Low range estimate: 1.4 g CO2 equivalent per kilowatt hr
Mean estimate: 66 g CO2 equivalent per kWh
High range estimate: 288 g CO2 equivalent per kWh
This is from a metastudy of 103 studies
You can access the full text from this page on the Nuclear Information and Resource Service
Here is a link to the PDF: Sovacool, B. K. 2008. Valuing the greenhouse gas emissions from nuclear power: A critical survey. Energy Policy v. 36 (8): 2950-2963.
For comparison, a natural gas-fired power plant might emit 515.29 g CO2 per kWh (per wikipedia: http://en.wikipedia.org/wiki/Fossil_fuel_power_station#Carbon_dioxide; (conversion to metric mine & therefore mistakes are as well.) Coal and Oil-fired plants will emit more CO2 than a natural gas plant.
ETA: After more thorough checking, confirmed the neighborhood for CO2 equivalents emitted throughout the life cycle for natural gas and coal plants from Jarmillo et al. "Comparative Life-Cycle Air Emissions of Coal, Domestic Natural Gas, LNG, and SNG for Electricity Generation" in Environmental Science and Technology from 2007, link: http://www.ce.cmu.edu/~gdrg/readings/2007/09/13/Jaramillo_ComparativeLCACoalNG.pdf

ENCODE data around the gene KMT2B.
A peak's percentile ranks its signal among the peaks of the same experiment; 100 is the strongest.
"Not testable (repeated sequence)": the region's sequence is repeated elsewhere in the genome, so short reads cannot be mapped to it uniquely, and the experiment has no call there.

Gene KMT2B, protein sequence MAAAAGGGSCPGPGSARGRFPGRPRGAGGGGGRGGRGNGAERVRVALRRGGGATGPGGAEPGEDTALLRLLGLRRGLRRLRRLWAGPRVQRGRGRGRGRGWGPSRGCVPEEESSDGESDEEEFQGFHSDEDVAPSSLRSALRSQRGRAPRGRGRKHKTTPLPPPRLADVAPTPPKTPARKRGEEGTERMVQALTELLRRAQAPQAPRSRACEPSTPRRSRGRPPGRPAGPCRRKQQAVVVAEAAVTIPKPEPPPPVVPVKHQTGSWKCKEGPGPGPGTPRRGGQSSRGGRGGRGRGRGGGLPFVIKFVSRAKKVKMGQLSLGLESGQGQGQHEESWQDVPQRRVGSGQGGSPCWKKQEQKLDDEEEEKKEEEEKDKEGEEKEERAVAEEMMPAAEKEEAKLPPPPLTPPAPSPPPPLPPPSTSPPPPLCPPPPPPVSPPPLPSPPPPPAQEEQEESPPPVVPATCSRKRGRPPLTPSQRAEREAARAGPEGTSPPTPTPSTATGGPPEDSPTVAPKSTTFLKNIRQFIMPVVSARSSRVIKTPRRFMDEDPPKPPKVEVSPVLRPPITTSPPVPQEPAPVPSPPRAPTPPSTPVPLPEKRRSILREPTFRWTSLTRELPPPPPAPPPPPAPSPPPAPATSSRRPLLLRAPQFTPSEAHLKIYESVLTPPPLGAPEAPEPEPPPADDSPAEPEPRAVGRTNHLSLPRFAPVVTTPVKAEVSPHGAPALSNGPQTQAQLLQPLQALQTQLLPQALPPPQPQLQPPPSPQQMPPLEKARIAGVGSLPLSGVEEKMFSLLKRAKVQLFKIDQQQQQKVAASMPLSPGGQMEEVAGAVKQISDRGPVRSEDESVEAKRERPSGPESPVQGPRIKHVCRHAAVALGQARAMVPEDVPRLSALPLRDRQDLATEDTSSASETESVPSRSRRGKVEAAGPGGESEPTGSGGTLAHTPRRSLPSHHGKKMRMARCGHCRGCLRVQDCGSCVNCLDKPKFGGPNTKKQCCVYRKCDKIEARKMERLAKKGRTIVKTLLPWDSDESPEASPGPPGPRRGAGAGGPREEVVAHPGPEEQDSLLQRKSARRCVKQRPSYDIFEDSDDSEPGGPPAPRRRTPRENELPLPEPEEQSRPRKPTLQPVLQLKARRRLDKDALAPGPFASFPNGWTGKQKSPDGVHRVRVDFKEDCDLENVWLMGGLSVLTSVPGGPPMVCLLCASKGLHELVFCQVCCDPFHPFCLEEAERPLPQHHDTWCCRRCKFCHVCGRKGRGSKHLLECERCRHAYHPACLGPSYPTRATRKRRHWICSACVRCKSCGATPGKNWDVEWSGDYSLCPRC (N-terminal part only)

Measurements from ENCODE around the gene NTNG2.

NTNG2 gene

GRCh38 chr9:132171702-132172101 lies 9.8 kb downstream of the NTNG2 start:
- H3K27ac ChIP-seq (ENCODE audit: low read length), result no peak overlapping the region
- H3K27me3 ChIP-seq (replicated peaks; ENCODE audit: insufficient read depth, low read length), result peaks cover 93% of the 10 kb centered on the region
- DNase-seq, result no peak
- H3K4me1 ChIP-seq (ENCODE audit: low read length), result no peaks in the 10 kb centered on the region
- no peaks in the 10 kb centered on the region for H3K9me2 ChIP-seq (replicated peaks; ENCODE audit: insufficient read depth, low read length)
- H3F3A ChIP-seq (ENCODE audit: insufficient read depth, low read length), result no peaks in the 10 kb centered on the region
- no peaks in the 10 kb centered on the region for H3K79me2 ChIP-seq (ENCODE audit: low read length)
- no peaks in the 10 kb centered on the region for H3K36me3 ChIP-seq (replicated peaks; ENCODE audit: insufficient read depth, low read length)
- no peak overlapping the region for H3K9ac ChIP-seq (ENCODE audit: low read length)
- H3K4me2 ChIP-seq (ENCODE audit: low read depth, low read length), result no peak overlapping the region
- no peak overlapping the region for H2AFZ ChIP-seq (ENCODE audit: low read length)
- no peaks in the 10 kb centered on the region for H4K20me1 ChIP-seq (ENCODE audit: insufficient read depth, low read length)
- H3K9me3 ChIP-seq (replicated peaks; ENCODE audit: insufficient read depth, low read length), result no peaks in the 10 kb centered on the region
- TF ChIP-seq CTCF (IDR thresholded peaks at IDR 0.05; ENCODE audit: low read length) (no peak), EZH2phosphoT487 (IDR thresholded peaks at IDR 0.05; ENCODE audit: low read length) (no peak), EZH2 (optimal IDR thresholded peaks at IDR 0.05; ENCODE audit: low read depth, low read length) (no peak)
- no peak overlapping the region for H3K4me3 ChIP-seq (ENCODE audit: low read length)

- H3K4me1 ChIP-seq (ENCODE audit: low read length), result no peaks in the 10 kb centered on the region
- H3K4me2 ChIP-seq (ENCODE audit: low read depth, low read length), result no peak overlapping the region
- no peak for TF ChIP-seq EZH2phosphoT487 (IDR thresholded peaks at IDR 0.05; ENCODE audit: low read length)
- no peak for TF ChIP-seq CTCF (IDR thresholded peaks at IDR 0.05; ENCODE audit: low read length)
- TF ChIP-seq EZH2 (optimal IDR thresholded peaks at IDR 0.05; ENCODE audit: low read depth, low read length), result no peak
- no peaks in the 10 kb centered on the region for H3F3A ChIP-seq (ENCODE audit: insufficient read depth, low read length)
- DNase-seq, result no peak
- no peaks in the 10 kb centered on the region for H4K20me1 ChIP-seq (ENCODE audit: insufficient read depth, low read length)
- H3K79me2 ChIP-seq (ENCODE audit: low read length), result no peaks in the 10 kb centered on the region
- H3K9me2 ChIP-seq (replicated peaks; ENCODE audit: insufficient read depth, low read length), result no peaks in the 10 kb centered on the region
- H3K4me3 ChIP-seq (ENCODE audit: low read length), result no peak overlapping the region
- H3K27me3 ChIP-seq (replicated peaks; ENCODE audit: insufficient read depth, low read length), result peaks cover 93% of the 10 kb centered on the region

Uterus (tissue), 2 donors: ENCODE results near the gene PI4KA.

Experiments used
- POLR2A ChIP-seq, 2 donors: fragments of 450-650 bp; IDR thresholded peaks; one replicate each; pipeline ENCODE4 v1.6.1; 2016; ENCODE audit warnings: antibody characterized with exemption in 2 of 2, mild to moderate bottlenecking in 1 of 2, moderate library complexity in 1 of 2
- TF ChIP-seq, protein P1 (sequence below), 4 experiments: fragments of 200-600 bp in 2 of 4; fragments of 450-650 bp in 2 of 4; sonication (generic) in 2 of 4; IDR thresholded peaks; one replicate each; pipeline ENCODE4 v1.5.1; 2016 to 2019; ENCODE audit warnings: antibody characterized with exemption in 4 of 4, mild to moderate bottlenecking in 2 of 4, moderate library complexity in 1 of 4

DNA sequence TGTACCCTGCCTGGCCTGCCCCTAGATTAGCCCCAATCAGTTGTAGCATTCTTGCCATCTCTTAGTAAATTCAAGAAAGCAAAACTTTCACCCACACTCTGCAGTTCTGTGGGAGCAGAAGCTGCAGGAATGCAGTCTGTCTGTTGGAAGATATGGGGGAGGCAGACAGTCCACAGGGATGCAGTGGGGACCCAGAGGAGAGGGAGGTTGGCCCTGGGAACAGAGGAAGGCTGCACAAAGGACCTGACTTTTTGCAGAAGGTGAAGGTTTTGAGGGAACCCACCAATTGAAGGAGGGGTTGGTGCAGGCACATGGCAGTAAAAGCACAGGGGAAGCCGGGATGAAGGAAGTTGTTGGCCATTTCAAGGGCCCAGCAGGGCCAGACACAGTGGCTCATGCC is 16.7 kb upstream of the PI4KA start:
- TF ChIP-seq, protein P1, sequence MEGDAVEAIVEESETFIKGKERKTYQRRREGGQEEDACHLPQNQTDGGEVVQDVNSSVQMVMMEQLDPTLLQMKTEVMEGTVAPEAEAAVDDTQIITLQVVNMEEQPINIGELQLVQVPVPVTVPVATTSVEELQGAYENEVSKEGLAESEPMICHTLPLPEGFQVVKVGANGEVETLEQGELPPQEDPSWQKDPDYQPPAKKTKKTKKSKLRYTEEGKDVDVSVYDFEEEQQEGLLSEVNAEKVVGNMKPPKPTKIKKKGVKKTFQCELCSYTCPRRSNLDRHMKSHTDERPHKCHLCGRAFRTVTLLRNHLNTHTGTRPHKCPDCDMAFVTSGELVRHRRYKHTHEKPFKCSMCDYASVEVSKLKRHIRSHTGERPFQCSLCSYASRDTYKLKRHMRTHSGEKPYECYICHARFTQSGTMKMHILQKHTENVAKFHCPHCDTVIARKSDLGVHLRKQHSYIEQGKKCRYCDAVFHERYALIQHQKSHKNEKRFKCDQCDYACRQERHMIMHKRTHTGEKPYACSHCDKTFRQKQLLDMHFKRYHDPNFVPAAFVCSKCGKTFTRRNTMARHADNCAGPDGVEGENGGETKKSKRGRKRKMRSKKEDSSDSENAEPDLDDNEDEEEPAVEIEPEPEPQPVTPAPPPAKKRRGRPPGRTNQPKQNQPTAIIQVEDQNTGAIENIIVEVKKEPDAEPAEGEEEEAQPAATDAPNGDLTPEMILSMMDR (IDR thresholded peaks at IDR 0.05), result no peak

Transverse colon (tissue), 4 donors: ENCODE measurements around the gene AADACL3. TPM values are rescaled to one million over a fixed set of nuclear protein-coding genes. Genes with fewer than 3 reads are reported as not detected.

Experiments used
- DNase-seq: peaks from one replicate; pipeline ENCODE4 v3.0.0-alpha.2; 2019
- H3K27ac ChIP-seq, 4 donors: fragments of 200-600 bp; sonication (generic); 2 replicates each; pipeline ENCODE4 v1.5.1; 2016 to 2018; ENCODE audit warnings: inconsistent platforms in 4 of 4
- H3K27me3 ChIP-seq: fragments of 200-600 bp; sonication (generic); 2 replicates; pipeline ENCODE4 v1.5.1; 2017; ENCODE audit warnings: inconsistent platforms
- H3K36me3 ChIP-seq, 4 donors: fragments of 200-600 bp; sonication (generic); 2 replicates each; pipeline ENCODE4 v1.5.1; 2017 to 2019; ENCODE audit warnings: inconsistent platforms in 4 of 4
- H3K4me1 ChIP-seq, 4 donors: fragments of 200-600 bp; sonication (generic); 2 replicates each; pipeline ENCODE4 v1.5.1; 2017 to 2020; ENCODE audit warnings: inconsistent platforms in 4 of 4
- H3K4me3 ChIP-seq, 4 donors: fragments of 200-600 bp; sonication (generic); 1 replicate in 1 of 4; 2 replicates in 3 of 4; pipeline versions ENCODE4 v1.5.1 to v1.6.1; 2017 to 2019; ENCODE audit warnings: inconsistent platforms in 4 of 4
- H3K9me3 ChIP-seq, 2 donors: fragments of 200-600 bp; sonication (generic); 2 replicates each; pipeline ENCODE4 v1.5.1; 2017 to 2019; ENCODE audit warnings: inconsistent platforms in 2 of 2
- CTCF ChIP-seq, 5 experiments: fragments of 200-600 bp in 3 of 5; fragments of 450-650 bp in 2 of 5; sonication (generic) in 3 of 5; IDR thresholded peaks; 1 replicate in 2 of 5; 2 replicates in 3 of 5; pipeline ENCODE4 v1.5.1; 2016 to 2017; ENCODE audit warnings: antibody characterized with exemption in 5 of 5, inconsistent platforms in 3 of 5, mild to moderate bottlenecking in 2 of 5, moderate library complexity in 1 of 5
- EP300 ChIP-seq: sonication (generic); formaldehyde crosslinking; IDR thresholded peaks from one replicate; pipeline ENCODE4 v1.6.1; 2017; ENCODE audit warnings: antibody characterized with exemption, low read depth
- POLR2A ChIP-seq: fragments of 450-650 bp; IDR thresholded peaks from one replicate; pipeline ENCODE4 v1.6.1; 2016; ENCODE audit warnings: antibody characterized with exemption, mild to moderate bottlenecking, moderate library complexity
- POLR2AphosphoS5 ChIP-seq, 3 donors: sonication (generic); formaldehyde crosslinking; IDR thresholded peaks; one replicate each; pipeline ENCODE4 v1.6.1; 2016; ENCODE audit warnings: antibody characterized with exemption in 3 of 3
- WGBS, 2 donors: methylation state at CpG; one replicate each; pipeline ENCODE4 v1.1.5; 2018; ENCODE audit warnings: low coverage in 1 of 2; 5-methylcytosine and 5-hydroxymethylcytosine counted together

Natural Gas midpoint: 499 g CO2 equivalent per kWh
Coal midpoint: 953 g CO2 equivalent per kWh
These are close enough to the wikipedia figures (although not exactly the same) that it appears wiki is also using the lifecycle emissions. Again, the conversion to metric is mine & etc.
A lot of science and policy work treats nuclear power as having 0 CO2 emissions, but that's not quite true, and especially is less true if the higher emissions numbers are more correct.